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The pathophysiology of monosymptomatic nocturnal enuresis with special emphasis on the circadian rhythm of renal physiology.

Dossche L., Walle J.V., Van Herzeele C.

European Journal of Pediatrics, June 2016, Volume 175, Issue 6, pp 747–754

Commented by Guy Bogaert

This article is an excellent review, summary and overview of the literature specifically regarding the circadian rhythm of the renal physiology. The authors conclude that “there is not just one kind of nocturnal enuresis”, but that it is a complex disorder involving multiple pathogenetic factors. The bladder is involved, the sleep pattern, but also the kidney. The circadian rhythm of urine production is dependent on many factors such as volume load, blood pressure, obstructive breathing, vasopressin, an intrinsic renal circadian clock system, sodium-regulating hormones and probably other undiscovered ones.


Nocturnal polyuria in monosymptomatic nocturnal enuresis (MNE) has so far mainly been attributed to a disturbed circadian rhythm of renal water handling. Low vasopressin levels overnight correlate with absent maximal concentrating activity, resulting in an increased nocturnal diuresis with low urinary osmolality. Therefore, treatment with desmopressin is a rational choice. Unfortunately, 20 to 60 % of children with monosymptomatic enuresis are desmopressin-resistant. There is increasing evidence that other disturbed circadian rhythms might play a role in nocturnal polyuria. This review focuses on renal aspects in the pathophysiology of nocturnal polyuria in MNE, with special emphasis on circadian rhythms. Articles related to renal circadian rhythms and enuresis were searched through the PubMed library with the goal of providing a concise review.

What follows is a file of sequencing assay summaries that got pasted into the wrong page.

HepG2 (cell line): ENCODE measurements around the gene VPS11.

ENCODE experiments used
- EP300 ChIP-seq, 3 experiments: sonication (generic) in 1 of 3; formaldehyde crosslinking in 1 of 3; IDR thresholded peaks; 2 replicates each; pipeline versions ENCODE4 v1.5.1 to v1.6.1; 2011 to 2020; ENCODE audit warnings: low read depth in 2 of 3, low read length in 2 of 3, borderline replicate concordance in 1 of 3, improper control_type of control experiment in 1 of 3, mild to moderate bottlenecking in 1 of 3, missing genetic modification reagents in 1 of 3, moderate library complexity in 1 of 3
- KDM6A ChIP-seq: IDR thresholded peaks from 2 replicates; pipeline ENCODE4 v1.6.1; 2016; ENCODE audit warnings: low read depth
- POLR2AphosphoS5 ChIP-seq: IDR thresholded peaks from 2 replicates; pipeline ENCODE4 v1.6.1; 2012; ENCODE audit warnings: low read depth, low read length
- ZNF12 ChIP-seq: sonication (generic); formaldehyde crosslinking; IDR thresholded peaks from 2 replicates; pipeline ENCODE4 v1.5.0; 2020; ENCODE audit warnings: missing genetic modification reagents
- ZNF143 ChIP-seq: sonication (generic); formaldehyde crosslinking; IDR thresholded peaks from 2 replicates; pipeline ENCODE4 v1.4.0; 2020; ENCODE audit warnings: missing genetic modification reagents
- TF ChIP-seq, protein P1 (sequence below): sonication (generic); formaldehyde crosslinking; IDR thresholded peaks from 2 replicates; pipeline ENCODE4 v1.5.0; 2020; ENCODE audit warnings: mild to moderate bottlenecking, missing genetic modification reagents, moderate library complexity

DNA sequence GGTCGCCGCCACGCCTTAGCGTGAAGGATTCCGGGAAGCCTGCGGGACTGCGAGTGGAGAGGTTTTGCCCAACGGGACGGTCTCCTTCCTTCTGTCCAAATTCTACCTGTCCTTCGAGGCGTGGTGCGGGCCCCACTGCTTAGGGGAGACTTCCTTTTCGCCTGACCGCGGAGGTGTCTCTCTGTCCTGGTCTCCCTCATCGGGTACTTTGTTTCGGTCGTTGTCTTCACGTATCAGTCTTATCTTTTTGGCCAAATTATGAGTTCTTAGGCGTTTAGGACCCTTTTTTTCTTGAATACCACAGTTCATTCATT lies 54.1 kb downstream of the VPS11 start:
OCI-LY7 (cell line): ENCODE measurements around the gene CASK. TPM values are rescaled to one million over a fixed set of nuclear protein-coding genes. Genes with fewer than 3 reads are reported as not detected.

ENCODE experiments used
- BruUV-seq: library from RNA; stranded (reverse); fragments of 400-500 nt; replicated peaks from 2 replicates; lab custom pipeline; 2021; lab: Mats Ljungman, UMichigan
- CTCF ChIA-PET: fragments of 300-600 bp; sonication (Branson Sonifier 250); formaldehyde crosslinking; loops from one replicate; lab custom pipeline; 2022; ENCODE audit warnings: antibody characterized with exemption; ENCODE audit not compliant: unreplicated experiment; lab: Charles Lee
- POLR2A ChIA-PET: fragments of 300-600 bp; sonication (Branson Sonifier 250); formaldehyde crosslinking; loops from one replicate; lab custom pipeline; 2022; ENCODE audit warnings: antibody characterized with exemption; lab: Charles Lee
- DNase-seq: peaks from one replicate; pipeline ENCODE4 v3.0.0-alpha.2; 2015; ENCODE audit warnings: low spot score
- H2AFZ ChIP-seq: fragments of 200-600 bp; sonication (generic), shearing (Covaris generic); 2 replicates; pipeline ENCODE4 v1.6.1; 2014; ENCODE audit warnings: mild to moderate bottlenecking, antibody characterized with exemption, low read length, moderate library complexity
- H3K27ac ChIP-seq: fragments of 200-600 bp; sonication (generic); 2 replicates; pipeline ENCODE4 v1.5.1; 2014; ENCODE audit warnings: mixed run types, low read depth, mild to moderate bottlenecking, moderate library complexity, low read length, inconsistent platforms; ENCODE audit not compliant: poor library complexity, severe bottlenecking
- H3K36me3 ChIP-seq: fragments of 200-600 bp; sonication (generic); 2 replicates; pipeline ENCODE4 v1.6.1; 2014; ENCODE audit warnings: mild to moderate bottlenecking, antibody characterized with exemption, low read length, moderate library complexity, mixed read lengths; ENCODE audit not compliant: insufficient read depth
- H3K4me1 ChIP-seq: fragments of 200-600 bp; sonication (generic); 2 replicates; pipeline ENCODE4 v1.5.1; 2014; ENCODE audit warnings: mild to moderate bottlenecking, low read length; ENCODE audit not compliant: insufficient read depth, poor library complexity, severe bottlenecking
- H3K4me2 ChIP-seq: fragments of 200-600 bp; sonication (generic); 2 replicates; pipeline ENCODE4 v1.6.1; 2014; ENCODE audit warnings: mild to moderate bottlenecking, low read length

Nocturnal polyuria can only partially be explained by blunted circadian rhythm of vasopressin secretion. Other alterations in the intrinsic renal circadian clock system also seem to be involved, especially in desmopressin-resistant enuresis.


 • Disturbance in the circadian rhythm of arginine vasopressin secretion is related to nocturnal polyuria in children with enuresis. • Desmopressin is recommended as a treatment for monosymptomatic nocturnal enuresis, working as a vasopressin analogue acting on V2 receptors in the collecting ducts of the kidney. What is New: • Other renal circadian rhythms might play a role in nocturnal polyuria, especially in desmopressin-resistant case.


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Consensus Guidelines

Practical consensus guidelines for the management of enuresis. 
Evaluation and management of enuresis, a common condition, is not a priority in training programs for medical doctors (MDs), despite being a common condition.